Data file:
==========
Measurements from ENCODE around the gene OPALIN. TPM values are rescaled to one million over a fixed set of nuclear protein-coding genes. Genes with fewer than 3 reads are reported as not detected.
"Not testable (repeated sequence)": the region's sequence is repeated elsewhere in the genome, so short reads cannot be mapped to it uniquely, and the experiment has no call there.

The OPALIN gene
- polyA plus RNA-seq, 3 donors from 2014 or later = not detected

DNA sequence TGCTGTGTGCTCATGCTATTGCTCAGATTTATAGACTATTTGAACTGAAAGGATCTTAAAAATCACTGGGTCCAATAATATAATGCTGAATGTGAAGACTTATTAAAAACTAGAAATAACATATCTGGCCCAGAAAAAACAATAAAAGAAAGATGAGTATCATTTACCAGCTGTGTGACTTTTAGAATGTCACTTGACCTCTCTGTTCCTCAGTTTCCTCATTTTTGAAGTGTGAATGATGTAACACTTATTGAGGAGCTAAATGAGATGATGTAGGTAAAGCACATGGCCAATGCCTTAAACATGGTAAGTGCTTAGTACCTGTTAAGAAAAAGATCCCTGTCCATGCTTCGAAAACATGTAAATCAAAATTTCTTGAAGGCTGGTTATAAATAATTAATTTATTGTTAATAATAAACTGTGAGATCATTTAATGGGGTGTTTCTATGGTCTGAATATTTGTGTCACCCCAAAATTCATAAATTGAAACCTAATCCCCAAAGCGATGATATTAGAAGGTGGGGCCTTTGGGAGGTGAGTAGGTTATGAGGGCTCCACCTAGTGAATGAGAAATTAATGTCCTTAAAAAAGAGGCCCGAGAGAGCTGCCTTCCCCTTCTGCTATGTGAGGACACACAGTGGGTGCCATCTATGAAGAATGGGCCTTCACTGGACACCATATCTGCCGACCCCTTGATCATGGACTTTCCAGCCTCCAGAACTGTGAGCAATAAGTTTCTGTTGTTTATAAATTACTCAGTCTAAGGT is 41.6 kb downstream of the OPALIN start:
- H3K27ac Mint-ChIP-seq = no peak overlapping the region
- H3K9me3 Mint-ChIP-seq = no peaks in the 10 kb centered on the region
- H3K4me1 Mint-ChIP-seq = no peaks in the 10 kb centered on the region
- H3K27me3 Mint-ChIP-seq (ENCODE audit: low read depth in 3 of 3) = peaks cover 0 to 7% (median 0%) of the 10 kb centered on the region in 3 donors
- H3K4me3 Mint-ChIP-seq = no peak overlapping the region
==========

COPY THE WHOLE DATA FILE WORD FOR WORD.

Measurements from ENCODE around the gene OPALIN. TPM values are rescaled to one million over a fixed set of nuclear protein-coding genes. Genes with fewer than 3 reads are reported as not detected.
"Not testable (repeated sequence)": the region's sequence is repeated elsewhere in the genome, so short reads cannot be mapped to it uniquely, and the experiment has no call there.

The OPALIN gene
- polyA plus RNA-seq, 3 donors from 2014 or later = not detected

DNA sequence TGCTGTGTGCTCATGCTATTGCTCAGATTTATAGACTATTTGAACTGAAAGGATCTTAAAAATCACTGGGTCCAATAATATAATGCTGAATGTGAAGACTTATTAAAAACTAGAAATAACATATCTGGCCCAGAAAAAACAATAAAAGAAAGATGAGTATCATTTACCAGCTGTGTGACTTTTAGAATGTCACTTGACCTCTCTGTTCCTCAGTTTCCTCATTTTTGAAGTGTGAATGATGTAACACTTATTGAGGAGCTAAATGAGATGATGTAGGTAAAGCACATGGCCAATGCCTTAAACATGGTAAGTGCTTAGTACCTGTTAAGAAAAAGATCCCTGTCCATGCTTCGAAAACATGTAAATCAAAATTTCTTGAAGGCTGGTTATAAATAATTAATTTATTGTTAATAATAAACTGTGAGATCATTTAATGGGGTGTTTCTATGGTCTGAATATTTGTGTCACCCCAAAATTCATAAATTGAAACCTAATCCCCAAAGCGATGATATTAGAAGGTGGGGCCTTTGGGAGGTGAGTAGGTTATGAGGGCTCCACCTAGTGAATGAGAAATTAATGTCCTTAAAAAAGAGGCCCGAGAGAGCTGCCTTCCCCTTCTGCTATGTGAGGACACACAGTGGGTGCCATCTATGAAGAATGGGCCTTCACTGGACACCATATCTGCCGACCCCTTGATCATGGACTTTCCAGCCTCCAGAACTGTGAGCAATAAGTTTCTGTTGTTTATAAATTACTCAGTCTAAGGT is 41.6 kb downstream of the OPALIN start:
- H3K27ac Mint-ChIP-seq = no peak overlapping the region
- H3K9me3 Mint-ChIP-seq = no peaks in the 10 kb centered on the region
- H3K4me1 Mint-ChIP-seq = no peaks in the 10 kb centered on the region
- H3K27me3 Mint-ChIP-seq (ENCODE audit: low read depth in 3 of 3) = peaks cover 0 to 7% (median 0%) of the 10 kb centered on the region in 3 donors
- H3K4me3 Mint-ChIP-seq = no peak overlapping the region